For three years, Unit 42 has tracked a set of cyber espionage attack campaigns across Asia, which used a mix of publicly available and custom malware. Unit 42 created the moniker “PKPLUG” for the threat actor group, or groups, behind these and other documented attacks referenced later in this report. We say group or groups as our current visibility doesn’t allow us to determine with high confidence if this is the work of one group, or more than one group which uses the same tools and has the same tasking. The name comes from the tactic of delivering PlugX malware inside ZIP archive files as part of a DLL side-loading package. The ZIP file format contains the ASCII magic-bytes “PK” in its header, hence PKPLUG.
While tracking these attackers, Unit 42 discovered additional, mostly custom malware families being used by PKPLUG beyond that of just PlugX. The additional payloads include HenBox, an Android app, and Farseer, a Windows backdoor. The attackers also use the 9002 Trojan, which is believed to be shared among a small subset of attack groups. Other publicly available malware seen in relation to PKPLUG activity includes Poison Ivy and Zupdax.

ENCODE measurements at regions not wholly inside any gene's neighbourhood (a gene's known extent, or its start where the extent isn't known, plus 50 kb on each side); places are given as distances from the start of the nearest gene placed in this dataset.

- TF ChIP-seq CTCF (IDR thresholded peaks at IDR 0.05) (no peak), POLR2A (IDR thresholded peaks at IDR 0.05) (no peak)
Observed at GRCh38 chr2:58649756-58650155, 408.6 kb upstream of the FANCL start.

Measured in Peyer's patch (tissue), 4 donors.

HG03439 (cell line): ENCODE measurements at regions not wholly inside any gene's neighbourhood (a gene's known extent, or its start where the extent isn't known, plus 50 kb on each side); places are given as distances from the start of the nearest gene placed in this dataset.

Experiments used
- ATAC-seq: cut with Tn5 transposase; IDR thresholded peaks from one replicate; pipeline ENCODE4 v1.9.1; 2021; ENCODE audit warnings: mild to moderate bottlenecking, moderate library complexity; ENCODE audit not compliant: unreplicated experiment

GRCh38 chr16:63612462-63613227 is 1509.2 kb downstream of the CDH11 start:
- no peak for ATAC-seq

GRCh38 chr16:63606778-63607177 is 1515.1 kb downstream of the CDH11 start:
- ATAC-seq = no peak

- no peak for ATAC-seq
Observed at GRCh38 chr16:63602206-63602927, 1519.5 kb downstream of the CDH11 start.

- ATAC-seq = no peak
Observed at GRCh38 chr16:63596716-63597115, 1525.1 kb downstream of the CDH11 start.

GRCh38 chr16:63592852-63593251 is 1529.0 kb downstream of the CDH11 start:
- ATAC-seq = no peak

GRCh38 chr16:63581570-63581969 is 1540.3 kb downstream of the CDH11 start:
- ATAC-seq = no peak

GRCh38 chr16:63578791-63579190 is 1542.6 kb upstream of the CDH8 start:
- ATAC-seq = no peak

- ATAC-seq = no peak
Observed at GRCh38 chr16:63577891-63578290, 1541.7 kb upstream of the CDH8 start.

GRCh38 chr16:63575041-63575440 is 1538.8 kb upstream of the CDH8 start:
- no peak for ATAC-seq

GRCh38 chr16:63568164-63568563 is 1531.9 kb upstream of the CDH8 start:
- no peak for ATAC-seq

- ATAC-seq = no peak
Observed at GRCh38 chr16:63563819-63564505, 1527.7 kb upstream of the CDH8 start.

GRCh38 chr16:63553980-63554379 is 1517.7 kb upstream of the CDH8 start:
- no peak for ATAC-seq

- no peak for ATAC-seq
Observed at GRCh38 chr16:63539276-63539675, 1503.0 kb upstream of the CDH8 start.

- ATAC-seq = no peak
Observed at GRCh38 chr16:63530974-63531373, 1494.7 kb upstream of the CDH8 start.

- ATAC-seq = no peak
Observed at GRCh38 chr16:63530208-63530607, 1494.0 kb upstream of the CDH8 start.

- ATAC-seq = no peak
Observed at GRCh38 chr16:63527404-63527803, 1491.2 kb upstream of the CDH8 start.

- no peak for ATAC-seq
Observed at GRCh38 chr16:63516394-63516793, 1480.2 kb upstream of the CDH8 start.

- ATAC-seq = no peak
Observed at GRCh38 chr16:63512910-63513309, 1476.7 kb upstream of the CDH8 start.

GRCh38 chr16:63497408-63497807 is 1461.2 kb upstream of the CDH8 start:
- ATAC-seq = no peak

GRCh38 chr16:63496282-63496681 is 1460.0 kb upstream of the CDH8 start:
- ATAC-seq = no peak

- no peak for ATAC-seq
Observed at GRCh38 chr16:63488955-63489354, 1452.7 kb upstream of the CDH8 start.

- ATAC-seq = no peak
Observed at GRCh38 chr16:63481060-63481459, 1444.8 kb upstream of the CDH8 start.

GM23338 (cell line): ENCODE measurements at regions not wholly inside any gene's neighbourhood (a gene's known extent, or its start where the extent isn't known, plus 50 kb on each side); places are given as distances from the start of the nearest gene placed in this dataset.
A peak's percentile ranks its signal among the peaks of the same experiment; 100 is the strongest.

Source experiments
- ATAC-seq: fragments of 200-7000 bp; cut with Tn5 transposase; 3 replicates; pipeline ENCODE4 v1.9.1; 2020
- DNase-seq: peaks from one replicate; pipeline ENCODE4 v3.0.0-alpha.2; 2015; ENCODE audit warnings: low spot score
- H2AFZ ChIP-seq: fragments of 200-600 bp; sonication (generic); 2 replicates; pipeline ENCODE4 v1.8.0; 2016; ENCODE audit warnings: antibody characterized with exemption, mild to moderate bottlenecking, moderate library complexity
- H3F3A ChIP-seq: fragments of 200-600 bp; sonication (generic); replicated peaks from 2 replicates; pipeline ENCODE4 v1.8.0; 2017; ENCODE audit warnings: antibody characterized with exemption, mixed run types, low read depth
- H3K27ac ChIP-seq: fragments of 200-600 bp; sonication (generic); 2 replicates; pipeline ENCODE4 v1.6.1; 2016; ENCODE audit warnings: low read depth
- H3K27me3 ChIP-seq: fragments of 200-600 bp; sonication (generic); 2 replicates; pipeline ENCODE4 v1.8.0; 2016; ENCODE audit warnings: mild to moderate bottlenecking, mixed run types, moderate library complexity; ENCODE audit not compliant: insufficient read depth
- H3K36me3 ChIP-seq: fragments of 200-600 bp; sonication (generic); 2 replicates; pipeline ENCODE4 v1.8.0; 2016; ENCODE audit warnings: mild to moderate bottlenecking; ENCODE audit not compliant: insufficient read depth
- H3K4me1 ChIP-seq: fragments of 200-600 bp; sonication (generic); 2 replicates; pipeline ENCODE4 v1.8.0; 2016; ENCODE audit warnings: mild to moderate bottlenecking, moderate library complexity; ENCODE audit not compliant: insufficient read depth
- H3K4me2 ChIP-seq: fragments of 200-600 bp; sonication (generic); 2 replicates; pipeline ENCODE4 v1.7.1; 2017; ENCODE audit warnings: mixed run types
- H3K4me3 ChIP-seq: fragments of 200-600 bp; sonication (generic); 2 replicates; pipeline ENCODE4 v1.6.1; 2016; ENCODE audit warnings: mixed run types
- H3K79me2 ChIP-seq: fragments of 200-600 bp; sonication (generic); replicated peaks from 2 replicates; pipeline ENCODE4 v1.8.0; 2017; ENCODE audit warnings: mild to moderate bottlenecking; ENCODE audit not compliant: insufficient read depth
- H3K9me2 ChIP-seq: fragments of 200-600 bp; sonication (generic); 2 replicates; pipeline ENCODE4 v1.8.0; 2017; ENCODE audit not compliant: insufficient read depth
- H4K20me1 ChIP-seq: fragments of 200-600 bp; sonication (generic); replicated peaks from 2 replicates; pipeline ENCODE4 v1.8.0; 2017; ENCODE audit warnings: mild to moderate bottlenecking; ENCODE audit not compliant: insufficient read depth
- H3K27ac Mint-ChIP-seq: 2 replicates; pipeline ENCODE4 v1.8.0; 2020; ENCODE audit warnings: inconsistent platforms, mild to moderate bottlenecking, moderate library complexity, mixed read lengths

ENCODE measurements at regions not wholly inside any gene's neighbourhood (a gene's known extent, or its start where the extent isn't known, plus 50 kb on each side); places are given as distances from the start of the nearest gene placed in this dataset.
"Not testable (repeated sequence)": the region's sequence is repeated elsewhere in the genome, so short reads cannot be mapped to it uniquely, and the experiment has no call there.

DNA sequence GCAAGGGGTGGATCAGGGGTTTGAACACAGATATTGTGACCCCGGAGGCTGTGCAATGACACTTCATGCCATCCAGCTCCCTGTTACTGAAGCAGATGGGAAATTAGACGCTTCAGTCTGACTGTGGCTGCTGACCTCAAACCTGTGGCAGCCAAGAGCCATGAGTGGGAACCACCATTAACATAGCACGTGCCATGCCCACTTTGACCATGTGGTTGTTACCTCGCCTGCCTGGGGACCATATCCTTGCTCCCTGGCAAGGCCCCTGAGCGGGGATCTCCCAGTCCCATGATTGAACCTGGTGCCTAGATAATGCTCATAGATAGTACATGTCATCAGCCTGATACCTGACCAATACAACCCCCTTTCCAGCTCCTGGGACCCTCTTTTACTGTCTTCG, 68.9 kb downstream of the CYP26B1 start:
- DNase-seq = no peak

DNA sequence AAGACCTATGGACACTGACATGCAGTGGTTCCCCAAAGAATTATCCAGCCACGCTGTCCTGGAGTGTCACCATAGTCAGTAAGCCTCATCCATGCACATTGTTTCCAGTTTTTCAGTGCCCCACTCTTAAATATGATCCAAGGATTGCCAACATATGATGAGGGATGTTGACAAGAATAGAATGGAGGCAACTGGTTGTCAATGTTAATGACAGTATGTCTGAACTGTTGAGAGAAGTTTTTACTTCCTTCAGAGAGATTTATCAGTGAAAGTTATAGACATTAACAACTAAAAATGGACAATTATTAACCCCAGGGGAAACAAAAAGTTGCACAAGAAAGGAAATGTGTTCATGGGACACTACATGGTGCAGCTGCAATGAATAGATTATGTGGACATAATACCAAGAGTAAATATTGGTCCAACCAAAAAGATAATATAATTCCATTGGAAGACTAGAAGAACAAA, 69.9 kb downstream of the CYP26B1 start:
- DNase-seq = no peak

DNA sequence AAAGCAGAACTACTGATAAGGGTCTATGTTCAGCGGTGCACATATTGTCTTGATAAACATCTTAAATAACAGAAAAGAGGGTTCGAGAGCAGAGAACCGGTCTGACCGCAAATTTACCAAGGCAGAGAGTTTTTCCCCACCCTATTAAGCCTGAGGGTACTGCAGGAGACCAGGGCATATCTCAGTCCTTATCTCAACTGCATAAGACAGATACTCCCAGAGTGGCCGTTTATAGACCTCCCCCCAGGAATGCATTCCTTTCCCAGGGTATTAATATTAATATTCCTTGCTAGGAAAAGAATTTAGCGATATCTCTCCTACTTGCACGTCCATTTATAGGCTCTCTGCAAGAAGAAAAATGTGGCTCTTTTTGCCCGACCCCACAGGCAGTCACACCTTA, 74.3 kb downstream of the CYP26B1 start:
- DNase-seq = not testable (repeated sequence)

During our investigations and research into these attacks, we were able to relate previous attacks documented by others that date back as far back as six years ago. Unit 42 incorporates these findings, together with our own, under the moniker PKPLUG and continue to track accordingly.